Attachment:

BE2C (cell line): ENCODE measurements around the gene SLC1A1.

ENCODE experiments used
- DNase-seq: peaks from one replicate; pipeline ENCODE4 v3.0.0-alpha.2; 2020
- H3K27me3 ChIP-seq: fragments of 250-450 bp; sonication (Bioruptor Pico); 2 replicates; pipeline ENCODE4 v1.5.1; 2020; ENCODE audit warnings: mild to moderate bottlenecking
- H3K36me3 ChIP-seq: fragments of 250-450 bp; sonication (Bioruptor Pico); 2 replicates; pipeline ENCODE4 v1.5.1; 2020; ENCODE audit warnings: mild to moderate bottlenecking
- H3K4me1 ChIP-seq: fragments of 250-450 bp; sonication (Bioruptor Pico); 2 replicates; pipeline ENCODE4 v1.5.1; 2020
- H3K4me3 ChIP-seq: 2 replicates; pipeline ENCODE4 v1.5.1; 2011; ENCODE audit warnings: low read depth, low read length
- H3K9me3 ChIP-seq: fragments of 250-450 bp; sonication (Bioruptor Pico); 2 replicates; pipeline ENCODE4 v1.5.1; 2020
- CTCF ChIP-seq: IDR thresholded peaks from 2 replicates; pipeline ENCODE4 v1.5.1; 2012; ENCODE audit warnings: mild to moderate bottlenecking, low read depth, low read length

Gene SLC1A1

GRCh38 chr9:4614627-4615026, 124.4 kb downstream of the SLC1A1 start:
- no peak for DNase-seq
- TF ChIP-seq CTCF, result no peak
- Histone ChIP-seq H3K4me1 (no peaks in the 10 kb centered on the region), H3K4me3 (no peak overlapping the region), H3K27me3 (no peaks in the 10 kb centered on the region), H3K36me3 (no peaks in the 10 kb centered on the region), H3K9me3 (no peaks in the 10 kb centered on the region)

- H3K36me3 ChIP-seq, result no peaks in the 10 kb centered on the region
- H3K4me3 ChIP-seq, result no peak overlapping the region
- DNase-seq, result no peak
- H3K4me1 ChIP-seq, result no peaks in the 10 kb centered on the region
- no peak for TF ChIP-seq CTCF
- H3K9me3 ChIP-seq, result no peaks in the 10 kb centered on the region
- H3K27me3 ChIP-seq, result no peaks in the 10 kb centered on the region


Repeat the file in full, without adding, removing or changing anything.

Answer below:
BE2C (cell line): ENCODE measurements around the gene SLC1A1.

ENCODE experiments used
- DNase-seq: peaks from one replicate; pipeline ENCODE4 v3.0.0-alpha.2; 2020
- H3K27me3 ChIP-seq: fragments of 250-450 bp; sonication (Bioruptor Pico); 2 replicates; pipeline ENCODE4 v1.5.1; 2020; ENCODE audit warnings: mild to moderate bottlenecking
- H3K36me3 ChIP-seq: fragments of 250-450 bp; sonication (Bioruptor Pico); 2 replicates; pipeline ENCODE4 v1.5.1; 2020; ENCODE audit warnings: mild to moderate bottlenecking
- H3K4me1 ChIP-seq: fragments of 250-450 bp; sonication (Bioruptor Pico); 2 replicates; pipeline ENCODE4 v1.5.1; 2020
- H3K4me3 ChIP-seq: 2 replicates; pipeline ENCODE4 v1.5.1; 2011; ENCODE audit warnings: low read depth, low read length
- H3K9me3 ChIP-seq: fragments of 250-450 bp; sonication (Bioruptor Pico); 2 replicates; pipeline ENCODE4 v1.5.1; 2020
- CTCF ChIP-seq: IDR thresholded peaks from 2 replicates; pipeline ENCODE4 v1.5.1; 2012; ENCODE audit warnings: mild to moderate bottlenecking, low read depth, low read length

Gene SLC1A1

GRCh38 chr9:4614627-4615026, 124.4 kb downstream of the SLC1A1 start:
- no peak for DNase-seq
- TF ChIP-seq CTCF, result no peak
- Histone ChIP-seq H3K4me1 (no peaks in the 10 kb centered on the region), H3K4me3 (no peak overlapping the region), H3K27me3 (no peaks in the 10 kb centered on the region), H3K36me3 (no peaks in the 10 kb centered on the region), H3K9me3 (no peaks in the 10 kb centered on the region)

- H3K36me3 ChIP-seq, result no peaks in the 10 kb centered on the region
- H3K4me3 ChIP-seq, result no peak overlapping the region
- DNase-seq, result no peak
- H3K4me1 ChIP-seq, result no peaks in the 10 kb centered on the region
- no peak for TF ChIP-seq CTCF
- H3K9me3 ChIP-seq, result no peaks in the 10 kb centered on the region
- H3K27me3 ChIP-seq, result no peaks in the 10 kb centered on the region